“We are in the middle of a flood emergency and also in the middle of a drought emergency,” said California Department of Water Resources (DWR) Director Karla Nemeth in a media briefing on Wednesday. “This is an extreme weather event and we’re moving from extreme drought to extreme flood. What that means is a lot of our trees are stressed, after three years of intensive drought, the ground is saturated and there is significant chance of downed trees that will create significant problems.”
In non-drought conditions, tree roots act a bit like sponges, soaking up water from the soil. But droughts make tree roots less sponge-like, which means they can’t soak up as much water right away. That also makes the roots weaker and the trees more susceptible to falling during extreme flooding.
If the rain had been spaced out over a series of months, it might have helped with the drought by filling reservoirs over time, said Noah Diffenbaugh, a climate scientist at Stanford University’s Water in the West program. The soil would also be less saturated, allowing for more water to soak in more slowly, replenishing groundwater wells and reducing the chance of flooding.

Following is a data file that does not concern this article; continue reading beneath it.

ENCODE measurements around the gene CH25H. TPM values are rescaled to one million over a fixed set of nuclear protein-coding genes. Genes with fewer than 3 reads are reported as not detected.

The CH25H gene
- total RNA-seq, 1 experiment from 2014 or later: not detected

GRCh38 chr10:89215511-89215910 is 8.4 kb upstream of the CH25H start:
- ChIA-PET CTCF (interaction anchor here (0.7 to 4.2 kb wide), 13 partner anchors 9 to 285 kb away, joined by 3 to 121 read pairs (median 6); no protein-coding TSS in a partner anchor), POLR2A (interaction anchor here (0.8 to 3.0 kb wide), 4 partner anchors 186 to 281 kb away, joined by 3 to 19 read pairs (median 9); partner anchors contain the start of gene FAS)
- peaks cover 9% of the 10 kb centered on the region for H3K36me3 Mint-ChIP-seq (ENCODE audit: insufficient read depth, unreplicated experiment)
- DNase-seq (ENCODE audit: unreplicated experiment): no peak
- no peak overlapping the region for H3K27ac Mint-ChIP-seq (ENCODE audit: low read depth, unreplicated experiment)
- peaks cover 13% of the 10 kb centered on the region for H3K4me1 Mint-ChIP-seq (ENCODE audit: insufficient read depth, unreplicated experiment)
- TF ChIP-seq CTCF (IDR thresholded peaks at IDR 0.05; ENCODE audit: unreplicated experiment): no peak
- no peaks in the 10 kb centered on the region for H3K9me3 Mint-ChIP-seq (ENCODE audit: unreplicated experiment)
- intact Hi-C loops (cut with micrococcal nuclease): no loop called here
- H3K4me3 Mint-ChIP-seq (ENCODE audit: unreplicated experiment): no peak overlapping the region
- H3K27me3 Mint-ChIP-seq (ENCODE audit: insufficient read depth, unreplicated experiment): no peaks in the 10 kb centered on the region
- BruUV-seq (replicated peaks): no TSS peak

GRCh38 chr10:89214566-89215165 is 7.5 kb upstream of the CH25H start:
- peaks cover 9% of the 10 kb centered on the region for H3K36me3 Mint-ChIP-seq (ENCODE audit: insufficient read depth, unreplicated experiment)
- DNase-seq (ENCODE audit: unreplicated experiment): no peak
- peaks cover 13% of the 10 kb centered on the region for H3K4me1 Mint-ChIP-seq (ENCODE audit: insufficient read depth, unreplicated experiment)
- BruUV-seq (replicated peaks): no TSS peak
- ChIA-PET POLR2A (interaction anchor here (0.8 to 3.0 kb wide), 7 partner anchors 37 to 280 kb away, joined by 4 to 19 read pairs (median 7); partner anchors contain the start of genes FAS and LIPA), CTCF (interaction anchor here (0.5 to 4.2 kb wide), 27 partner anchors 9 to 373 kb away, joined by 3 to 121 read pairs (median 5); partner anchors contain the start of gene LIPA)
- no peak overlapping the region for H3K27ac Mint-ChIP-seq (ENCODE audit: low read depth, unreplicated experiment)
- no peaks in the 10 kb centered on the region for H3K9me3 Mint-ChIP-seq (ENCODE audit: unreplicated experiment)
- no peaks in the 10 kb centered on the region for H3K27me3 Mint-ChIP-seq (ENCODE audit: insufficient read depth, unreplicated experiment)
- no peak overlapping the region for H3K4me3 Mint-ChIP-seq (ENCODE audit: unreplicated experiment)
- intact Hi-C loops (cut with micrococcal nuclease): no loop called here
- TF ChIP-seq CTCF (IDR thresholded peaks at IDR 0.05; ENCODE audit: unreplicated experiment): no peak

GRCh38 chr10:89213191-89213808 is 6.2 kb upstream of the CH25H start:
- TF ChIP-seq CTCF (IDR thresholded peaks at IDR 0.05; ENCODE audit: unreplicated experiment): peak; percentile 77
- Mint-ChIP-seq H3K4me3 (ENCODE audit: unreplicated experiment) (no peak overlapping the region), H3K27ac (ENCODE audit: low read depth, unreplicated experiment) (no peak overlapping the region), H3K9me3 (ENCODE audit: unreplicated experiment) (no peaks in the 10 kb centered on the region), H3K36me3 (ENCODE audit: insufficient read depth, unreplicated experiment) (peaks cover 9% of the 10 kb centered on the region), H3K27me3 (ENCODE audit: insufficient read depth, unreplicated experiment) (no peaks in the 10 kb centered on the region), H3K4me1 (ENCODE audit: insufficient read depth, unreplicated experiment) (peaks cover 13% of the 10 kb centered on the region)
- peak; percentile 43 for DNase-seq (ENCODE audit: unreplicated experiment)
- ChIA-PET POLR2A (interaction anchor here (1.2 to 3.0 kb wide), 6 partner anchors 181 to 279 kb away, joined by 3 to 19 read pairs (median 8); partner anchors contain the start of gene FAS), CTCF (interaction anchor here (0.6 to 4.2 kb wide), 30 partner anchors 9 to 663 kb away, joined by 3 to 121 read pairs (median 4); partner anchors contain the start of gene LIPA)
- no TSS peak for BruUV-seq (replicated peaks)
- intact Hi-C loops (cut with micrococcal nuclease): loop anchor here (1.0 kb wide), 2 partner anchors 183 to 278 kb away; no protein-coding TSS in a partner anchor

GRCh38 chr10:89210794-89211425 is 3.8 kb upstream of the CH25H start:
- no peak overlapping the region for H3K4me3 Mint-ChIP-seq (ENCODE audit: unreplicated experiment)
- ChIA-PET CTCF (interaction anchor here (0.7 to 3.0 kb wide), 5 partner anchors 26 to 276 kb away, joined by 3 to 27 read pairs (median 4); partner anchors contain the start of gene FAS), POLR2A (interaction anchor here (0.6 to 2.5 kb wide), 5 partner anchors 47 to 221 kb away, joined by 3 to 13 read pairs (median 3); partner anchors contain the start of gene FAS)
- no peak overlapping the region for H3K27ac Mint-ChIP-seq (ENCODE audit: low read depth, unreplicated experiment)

Instead of collecting in reservoirs or soaking into the ground, the water has nowhere productive to go. So it floods.
Reason 2: Too little water altogether
Expecting these extreme rain events to alleviate the drought is a bit like racking up thousands of dollars in debt over the course of months and only receiving one or two paychecks at the end of the year.
“Most people wouldn’t say the problem’s been solved because of one normal monthly paycheck,” Diffenbaugh said. “A normal year of rainfall would not break the drought. In fact, even one wet year wouldn’t necessarily break the drought.”
California’s “megadrought” designation is a recognition that the state has been through a series of drought years with relatively few wet seasons. Breaking the drought would require multiple years of above-average rain and snowfall.
As things stand, the atmospheric rivers hitting the state have filled smaller reservoirs to capacity, while major reservoirs still sit mostly empty.